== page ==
Bringing Them Back To W.Va.

So many West Virginians have given up on our state that we are one of the few actually losing population.

Numbers from the 2020 census are expected to be so bad that we lose one member of the U.S. House of Representatives. That would take us down to two, making us even weaker politically in Washington.

Of course, that’s not the worst of it. Every man and woman who leaves our state takes a piece of the economy with him or her. Every couple having children elsewhere reduces resources for our public schools.

It’s a vicious cycle. So how do we reverse it?

Attracting more people to the state is imperative. That can be tough when they’ve never lived here. Why on earth would anyone want to move to — shudder — West Virginia? Our best bet is people who know our state and left us reluctantly.

It’s difficult to say precisely how many there are. Census figures provide a clue. In 1950, West Virginia’s population was slightly in excess of 2 million. It has declined to 1,805,832. That’s a drop of 200,000 people.

As the economy, particularly in the southern coalfields, continues to lag, more and more people are giving up. Some can’t even afford to do that, as I’ve written previously.

Primarily, it’s young men and women with few or no financial ties, such as mortgages, who are abandoning the Mountain State ship. They’re leaving because they think the opportunities must be better just about anywhere else.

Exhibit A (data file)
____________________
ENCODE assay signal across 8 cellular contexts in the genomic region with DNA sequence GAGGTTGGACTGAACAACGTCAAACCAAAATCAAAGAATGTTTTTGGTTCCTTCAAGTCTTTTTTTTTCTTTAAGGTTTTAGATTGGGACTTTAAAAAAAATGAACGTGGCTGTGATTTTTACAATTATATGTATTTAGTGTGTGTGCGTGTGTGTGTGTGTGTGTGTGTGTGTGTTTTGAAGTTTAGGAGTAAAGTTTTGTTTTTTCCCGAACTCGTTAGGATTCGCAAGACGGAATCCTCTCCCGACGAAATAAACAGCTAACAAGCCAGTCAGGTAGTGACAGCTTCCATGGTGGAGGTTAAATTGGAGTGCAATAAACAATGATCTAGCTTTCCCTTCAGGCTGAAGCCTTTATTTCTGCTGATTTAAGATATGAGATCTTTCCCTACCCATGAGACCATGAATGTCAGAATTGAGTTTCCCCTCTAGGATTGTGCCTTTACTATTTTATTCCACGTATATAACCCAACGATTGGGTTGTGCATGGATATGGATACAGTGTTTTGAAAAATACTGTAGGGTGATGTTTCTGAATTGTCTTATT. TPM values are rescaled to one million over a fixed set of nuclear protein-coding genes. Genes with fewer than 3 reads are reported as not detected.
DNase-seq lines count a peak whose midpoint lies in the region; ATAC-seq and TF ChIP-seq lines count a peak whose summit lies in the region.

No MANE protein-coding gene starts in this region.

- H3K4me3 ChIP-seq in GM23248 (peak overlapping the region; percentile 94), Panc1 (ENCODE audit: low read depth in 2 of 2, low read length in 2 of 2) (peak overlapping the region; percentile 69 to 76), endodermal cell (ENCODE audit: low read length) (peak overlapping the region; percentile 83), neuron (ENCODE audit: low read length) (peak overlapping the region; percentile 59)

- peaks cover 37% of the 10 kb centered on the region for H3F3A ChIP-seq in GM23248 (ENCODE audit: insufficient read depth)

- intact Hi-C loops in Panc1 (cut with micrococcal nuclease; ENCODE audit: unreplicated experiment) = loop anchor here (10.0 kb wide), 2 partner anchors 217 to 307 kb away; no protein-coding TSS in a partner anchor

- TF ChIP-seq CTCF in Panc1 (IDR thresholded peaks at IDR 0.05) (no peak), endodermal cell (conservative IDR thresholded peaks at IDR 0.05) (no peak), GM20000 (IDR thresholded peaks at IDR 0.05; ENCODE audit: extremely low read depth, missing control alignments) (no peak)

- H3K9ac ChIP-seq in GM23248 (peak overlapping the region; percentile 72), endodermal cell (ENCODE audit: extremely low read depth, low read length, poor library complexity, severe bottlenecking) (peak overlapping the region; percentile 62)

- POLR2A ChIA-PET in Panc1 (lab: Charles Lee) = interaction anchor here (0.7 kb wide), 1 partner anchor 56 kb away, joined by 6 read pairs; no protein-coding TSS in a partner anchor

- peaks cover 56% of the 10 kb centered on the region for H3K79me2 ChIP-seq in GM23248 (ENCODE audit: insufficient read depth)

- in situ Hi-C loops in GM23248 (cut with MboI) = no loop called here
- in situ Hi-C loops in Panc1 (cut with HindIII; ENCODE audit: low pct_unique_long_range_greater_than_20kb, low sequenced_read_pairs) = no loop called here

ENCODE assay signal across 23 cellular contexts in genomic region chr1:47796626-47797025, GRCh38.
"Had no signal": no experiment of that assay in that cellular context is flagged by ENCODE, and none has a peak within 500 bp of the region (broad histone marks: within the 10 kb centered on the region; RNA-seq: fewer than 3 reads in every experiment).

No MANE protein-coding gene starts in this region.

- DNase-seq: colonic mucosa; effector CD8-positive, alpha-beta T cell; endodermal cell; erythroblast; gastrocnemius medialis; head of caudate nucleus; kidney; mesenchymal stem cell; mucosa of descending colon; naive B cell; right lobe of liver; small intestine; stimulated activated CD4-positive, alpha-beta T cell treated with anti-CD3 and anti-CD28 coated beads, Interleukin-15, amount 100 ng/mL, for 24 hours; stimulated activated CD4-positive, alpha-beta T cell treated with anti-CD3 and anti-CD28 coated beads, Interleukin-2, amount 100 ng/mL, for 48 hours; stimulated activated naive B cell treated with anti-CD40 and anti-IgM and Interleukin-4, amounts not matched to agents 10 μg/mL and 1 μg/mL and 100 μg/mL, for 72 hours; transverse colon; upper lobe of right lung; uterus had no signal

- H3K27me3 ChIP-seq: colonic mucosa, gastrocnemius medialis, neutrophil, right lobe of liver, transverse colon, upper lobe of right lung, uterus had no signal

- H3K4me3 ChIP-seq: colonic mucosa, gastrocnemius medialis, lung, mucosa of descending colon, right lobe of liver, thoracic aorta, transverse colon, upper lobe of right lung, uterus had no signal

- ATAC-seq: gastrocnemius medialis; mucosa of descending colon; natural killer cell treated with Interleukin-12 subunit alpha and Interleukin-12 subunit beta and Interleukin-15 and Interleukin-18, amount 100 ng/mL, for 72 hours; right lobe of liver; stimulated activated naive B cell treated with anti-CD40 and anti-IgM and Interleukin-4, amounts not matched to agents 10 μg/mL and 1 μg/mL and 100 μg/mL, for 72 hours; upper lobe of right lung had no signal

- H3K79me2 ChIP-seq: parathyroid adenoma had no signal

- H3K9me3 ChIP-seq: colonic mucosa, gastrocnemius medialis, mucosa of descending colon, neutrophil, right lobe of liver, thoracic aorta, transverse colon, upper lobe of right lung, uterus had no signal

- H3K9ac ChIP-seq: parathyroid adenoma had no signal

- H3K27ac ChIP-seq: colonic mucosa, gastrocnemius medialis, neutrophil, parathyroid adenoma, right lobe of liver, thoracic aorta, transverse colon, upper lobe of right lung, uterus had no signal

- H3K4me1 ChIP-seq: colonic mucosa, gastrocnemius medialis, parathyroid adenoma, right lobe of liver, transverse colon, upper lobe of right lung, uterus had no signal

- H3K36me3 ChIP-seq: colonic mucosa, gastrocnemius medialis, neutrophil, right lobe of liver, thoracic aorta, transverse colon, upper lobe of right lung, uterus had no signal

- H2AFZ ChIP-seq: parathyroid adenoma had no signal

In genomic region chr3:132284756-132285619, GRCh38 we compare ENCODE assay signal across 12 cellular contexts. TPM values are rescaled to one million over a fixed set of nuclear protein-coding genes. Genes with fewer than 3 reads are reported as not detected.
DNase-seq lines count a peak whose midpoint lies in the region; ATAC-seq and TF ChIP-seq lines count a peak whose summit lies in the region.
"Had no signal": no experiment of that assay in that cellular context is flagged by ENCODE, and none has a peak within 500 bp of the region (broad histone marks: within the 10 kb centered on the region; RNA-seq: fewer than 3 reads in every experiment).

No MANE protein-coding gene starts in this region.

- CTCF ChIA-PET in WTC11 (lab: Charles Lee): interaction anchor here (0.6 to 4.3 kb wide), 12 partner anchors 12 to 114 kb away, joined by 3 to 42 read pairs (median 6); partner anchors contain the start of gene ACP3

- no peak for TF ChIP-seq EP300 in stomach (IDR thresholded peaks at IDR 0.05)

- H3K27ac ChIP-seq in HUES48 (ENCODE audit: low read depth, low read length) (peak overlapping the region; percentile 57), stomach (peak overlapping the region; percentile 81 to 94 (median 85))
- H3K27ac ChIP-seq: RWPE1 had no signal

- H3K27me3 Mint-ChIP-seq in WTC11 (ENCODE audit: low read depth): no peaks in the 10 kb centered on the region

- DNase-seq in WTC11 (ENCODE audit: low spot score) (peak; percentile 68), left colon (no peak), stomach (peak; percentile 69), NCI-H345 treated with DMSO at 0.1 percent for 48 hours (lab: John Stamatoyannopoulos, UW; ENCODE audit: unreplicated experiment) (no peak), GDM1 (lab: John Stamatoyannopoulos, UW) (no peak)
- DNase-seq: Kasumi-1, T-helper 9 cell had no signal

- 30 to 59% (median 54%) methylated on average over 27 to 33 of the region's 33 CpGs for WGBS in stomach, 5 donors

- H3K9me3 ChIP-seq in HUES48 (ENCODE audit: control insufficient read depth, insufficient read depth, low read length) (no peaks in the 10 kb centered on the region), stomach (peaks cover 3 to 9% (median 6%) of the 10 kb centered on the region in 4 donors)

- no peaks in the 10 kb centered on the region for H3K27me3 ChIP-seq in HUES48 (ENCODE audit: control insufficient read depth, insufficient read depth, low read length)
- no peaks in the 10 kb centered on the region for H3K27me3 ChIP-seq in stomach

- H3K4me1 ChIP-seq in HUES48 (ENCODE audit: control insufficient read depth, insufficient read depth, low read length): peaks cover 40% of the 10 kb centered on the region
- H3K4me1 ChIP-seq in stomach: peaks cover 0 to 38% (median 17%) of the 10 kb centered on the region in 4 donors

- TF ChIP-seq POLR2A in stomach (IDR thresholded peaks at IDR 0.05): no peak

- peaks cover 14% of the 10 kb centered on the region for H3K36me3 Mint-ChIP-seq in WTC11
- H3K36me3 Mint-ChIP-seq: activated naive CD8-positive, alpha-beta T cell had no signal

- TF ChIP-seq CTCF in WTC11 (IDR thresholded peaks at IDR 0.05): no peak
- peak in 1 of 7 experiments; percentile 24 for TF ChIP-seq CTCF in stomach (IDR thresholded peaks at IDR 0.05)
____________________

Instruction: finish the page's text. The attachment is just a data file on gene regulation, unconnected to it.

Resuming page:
How do we get them to come home?

Maybe we ought to just ask them what it would take to get them back.

First, we have to find out who they are and how to reach them. Mothers, fathers, brothers, sisters, friends and former classmates ought to be able to tell us.

Then we ask them to tell us with some specificity why they left and what they need to hear to bring them home.

Some pulled up what few stakes they had simply because they’re young and want to see the wide world. Some assumed the grass had to be greener on the other side of the mountain.

Once the wanderlust subsides, a substantial number of those who leave would love dearly to come home. The same can be said for those who found the grass wasn’t necessarily greener.

We know this because of the mentality so many of them have.

Many of them, even those gone for years, still think of West Virginia as home. Most need to be given a good reason to leave secure jobs elsewhere and return.

Well, yes, there’s the rub. Our economy doesn’t provide many of the high-tech, high-pay jobs younger people want and often find elsewhere.

Can we do anything about that? Not unless we know precisely what it is the expatriates need to persuade them to come home. Some would return for less pay, simply because they know our state has a lot to offer.

Chelsea Ruby, are you listening? Ruby is state commissioner of tourism, and she’s doing an excellent job. She’s demonstrated she knows how to use social media to bring visitors here.

Could she spearhead a campaign to find out what we need to bring our young people back — and how much of it we can actually accomplish?

We need to remember that we already have one thing the emigrants want. It’s called West Virginia.

Myer can be reached at:


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